• $35m over three years to deliver road safety maintenance such as road resurfacing, replacement of safety barriers and audio tactile line markings, maintenance of electrical assets including traffic signals; and 
  • $3.8m over three years for the construction of a new heavy vehicle rest area along the Princes Highway at Salt Creek, funded 80:20 with the Commonwealth.

Tax and Levies

The State Government has maintained its commitment not to introduce new taxes or substantially increase existing taxes, with the indexation of fees and charges expected to increase by 3% (and not to exceed 4.3%). The 2024 Budget confirms indexed increases to the Emergency Services Levy, which would equate to a $6.55 increase per year from 1 July for a median-value residential property (Advertiser 3 June 2024).  

The increase in the Emergency Services Levy will help to fund: 

  • $5m over two years for the Metropolitan Fire Service and Country Fire Service to undertake PFAS substance testing and remediation; 
  • $2.8m in additional funding to relocate the Prospect State Emergency Service unit to Angle Park; 
  • $817,000 will fund an audit of CFS facilities; and 
  • $435,000 over two years will go towards helping the State’s Volunteer Marine Rescue associations to maintain their rescue capability. 

General practitioner wages related to bulk-billing services will be exempt from payroll tax from 1 July 2024. 

Tourism and Hospitality

Minor investments have been proposed for the tourism and hospitality sector including: 

  • $26m in grant funding will be shared across 17 South Australian projects under the first round of the State Government’s Economic Recovery Fund. The combined value of the projects is worth more than $219.2m.  
  • $11.5m of this has been allocated for regional tourism, infrastructure development: 
  • $3.5m loan for Seppeltsfield’s Oscar Hotel; 
  • $1m grant for the Kangaroo Island Seaview Motel Expansion; 
  • $1m grant for the Rawnsley Park Station EcoVilla Expansion; 
  • $14.8m for manufacturing innovation projects: 
  • $2m for Inovor Technologies’ space and maritime surveillance investment; 
  • $1.1m grant for AML3D project;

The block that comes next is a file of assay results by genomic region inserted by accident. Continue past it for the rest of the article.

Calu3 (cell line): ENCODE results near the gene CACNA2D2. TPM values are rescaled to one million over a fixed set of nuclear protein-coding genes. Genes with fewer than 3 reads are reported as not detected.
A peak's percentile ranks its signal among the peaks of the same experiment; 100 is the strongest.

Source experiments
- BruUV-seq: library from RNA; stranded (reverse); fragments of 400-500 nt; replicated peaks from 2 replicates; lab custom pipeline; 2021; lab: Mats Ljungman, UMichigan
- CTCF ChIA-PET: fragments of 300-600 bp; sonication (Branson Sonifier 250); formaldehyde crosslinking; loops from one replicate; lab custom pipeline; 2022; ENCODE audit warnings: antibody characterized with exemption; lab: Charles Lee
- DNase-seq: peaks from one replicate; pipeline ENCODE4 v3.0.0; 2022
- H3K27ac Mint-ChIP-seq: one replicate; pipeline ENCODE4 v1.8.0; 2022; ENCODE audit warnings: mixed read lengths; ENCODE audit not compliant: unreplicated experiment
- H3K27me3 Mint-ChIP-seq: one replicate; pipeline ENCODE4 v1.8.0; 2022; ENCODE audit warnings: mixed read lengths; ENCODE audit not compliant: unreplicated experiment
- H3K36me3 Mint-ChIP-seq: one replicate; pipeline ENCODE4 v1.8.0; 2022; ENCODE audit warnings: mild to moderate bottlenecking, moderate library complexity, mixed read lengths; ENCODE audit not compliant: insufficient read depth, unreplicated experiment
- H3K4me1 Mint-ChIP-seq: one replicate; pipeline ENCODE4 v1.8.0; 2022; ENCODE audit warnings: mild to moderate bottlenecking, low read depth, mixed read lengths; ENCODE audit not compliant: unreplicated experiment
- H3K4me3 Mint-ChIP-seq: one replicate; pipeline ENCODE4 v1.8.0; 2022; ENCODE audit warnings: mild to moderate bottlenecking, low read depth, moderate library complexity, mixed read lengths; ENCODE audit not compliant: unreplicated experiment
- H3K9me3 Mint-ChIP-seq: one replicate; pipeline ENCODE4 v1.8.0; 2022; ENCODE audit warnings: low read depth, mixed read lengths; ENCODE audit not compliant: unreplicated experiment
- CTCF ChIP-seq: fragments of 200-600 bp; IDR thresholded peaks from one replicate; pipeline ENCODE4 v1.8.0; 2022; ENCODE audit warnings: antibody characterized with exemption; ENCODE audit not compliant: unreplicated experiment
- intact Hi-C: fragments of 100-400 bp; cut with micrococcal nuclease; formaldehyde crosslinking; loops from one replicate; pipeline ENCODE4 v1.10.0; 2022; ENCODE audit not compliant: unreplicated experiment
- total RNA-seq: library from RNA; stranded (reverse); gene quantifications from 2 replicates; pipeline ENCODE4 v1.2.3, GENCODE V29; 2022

• $1.9m grant for entX Limited; 
  • $460,300 for George Street Steel; 
  • $5m for the maintenance and repair of jetties between 2027-2028, extending the State Government’s $20m commitment announced in last year’s Budget. 


A $226m expansion of the Yatala Labour and Adelaide’s Women’s Prisons will include: 

  • $205m over four years to deliver another 312 high security prison beds at Yatala Labour Prison (taking total beds to 1158, a 37% increase). Work is expected to begin in August 2025; and 
  • An expansion of the Adelaide Women’s Prison will be delivered with a further $21m over two years for 40 additional beds, taking total capacity to 316. Work will commence in January 2025. 

Law and Order 

Police services will receive funding to implement new technology and provide administrative support, freeing up additional operational resources. This will include: 

  • $19m over four years to develop and implement the SA Police digital police station, an online system to allow people to make reports; 
  • $8.5m over four years to fast-track a telephone resolution desk, to allow police to contact people who have made reports over the phone, rather than attending non-emergency incidents in-person; 
  • $9.3m delivered over four years for the employment of up to 24 internal corporate or administrative roles in the Police Force, allowing up to 100 police officers and staff to conduct operational duties; and 
  • $16.6m over five years for a communications campaign and compliance activities to discourage the use and illegal sale of vapes and tobacco. 

$3.3m in funding for frontline domestic violence service pilots will also be provided in 2024-2025. 

A Future Focused Economy 

South Australians have been feeling the strain of cost-of-living pressures, housing affordability concerns, and a health system that has struggled to cope with increased demands. The Malinauskas State Labor Government will be hoping that this Budget goes some way to alleviate those concerns, while investing in the skills, education and infrastructure needed to prepare the state for the big economic opportunities ahead of it.  

Many of these green industry and defence projects will require significant investment in a skilled workforce – and the infrastructure and services to support it – decades or more before they commence operations. As public debt mounts, the State Government is betting on these longer-term investments paying off for future generations. 


This transformation of the state economy presents significant challenges and opportunities. If you’d like to discuss the Budget in further detail, including the opportunities it presents for you, please contact: 

Sandy Biar, Associate Partner, Communications, SEC Newgate – [email protected]